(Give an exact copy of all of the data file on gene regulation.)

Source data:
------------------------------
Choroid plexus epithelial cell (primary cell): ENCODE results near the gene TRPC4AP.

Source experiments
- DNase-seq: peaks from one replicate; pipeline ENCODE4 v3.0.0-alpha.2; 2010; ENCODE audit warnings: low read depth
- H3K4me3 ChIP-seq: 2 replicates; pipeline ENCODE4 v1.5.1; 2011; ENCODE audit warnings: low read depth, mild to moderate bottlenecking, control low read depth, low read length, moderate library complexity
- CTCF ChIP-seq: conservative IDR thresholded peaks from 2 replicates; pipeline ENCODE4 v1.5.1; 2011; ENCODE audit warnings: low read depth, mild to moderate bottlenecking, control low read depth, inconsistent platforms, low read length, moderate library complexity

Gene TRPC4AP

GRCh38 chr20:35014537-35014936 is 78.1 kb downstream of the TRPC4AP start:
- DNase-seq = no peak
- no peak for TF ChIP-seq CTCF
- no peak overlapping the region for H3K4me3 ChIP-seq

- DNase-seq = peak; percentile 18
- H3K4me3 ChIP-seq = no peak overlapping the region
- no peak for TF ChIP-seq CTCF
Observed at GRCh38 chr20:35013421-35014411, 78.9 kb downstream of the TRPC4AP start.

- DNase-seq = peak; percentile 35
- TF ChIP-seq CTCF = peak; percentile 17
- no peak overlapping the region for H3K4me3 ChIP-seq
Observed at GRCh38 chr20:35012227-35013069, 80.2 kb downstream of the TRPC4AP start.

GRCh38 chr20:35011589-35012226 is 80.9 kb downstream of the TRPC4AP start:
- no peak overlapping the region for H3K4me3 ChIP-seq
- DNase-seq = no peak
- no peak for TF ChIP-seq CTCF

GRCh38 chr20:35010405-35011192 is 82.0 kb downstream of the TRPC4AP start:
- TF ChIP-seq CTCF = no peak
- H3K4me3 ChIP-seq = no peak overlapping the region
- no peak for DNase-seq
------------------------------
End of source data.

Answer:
Choroid plexus epithelial cell (primary cell): ENCODE results near the gene TRPC4AP.

Source experiments
- DNase-seq: peaks from one replicate; pipeline ENCODE4 v3.0.0-alpha.2; 2010; ENCODE audit warnings: low read depth
- H3K4me3 ChIP-seq: 2 replicates; pipeline ENCODE4 v1.5.1; 2011; ENCODE audit warnings: low read depth, mild to moderate bottlenecking, control low read depth, low read length, moderate library complexity
- CTCF ChIP-seq: conservative IDR thresholded peaks from 2 replicates; pipeline ENCODE4 v1.5.1; 2011; ENCODE audit warnings: low read depth, mild to moderate bottlenecking, control low read depth, inconsistent platforms, low read length, moderate library complexity

Gene TRPC4AP

GRCh38 chr20:35014537-35014936 is 78.1 kb downstream of the TRPC4AP start:
- DNase-seq = no peak
- no peak for TF ChIP-seq CTCF
- no peak overlapping the region for H3K4me3 ChIP-seq

- DNase-seq = peak; percentile 18
- H3K4me3 ChIP-seq = no peak overlapping the region
- no peak for TF ChIP-seq CTCF
Observed at GRCh38 chr20:35013421-35014411, 78.9 kb downstream of the TRPC4AP start.

- DNase-seq = peak; percentile 35
- TF ChIP-seq CTCF = peak; percentile 17
- no peak overlapping the region for H3K4me3 ChIP-seq
Observed at GRCh38 chr20:35012227-35013069, 80.2 kb downstream of the TRPC4AP start.

GRCh38 chr20:35011589-35012226 is 80.9 kb downstream of the TRPC4AP start:
- no peak overlapping the region for H3K4me3 ChIP-seq
- DNase-seq = no peak
- no peak for TF ChIP-seq CTCF

GRCh38 chr20:35010405-35011192 is 82.0 kb downstream of the TRPC4AP start:
- TF ChIP-seq CTCF = no peak
- H3K4me3 ChIP-seq = no peak overlapping the region
- no peak for DNase-seq